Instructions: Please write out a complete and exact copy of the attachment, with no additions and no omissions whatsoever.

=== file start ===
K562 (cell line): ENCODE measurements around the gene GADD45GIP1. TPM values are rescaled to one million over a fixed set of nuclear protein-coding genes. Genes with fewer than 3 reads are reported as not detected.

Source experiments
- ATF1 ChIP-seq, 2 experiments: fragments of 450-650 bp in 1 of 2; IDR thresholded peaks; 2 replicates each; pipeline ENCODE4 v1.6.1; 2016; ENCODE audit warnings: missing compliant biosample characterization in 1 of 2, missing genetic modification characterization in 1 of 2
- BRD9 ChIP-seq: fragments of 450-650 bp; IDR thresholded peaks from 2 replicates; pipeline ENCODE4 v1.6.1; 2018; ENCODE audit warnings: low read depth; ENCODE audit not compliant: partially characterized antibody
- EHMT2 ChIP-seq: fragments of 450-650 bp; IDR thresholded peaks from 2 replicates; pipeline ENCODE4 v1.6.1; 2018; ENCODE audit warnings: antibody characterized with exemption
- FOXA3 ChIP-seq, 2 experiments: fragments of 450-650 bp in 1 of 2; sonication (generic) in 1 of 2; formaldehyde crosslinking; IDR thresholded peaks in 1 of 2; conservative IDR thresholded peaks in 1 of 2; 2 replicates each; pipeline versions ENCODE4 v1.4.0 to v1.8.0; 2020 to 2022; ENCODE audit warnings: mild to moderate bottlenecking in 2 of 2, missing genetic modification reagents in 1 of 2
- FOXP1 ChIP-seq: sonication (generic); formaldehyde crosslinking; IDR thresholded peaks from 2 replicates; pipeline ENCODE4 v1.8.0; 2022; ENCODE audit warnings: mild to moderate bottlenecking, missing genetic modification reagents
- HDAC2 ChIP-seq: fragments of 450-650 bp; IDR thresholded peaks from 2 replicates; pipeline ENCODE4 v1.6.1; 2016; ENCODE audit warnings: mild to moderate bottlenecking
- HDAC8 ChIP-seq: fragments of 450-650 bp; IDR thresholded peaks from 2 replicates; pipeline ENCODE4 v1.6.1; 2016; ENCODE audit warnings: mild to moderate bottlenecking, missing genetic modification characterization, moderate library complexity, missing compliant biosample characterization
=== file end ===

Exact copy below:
K562 (cell line): ENCODE measurements around the gene GADD45GIP1. TPM values are rescaled to one million over a fixed set of nuclear protein-coding genes. Genes with fewer than 3 reads are reported as not detected.

Source experiments
- ATF1 ChIP-seq, 2 experiments: fragments of 450-650 bp in 1 of 2; IDR thresholded peaks; 2 replicates each; pipeline ENCODE4 v1.6.1; 2016; ENCODE audit warnings: missing compliant biosample characterization in 1 of 2, missing genetic modification characterization in 1 of 2
- BRD9 ChIP-seq: fragments of 450-650 bp; IDR thresholded peaks from 2 replicates; pipeline ENCODE4 v1.6.1; 2018; ENCODE audit warnings: low read depth; ENCODE audit not compliant: partially characterized antibody
- EHMT2 ChIP-seq: fragments of 450-650 bp; IDR thresholded peaks from 2 replicates; pipeline ENCODE4 v1.6.1; 2018; ENCODE audit warnings: antibody characterized with exemption
- FOXA3 ChIP-seq, 2 experiments: fragments of 450-650 bp in 1 of 2; sonication (generic) in 1 of 2; formaldehyde crosslinking; IDR thresholded peaks in 1 of 2; conservative IDR thresholded peaks in 1 of 2; 2 replicates each; pipeline versions ENCODE4 v1.4.0 to v1.8.0; 2020 to 2022; ENCODE audit warnings: mild to moderate bottlenecking in 2 of 2, missing genetic modification reagents in 1 of 2
- FOXP1 ChIP-seq: sonication (generic); formaldehyde crosslinking; IDR thresholded peaks from 2 replicates; pipeline ENCODE4 v1.8.0; 2022; ENCODE audit warnings: mild to moderate bottlenecking, missing genetic modification reagents
- HDAC2 ChIP-seq: fragments of 450-650 bp; IDR thresholded peaks from 2 replicates; pipeline ENCODE4 v1.6.1; 2016; ENCODE audit warnings: mild to moderate bottlenecking
- HDAC8 ChIP-seq: fragments of 450-650 bp; IDR thresholded peaks from 2 replicates; pipeline ENCODE4 v1.6.1; 2016; ENCODE audit warnings: mild to moderate bottlenecking, missing genetic modification characterization, moderate library complexity, missing compliant biosample characterization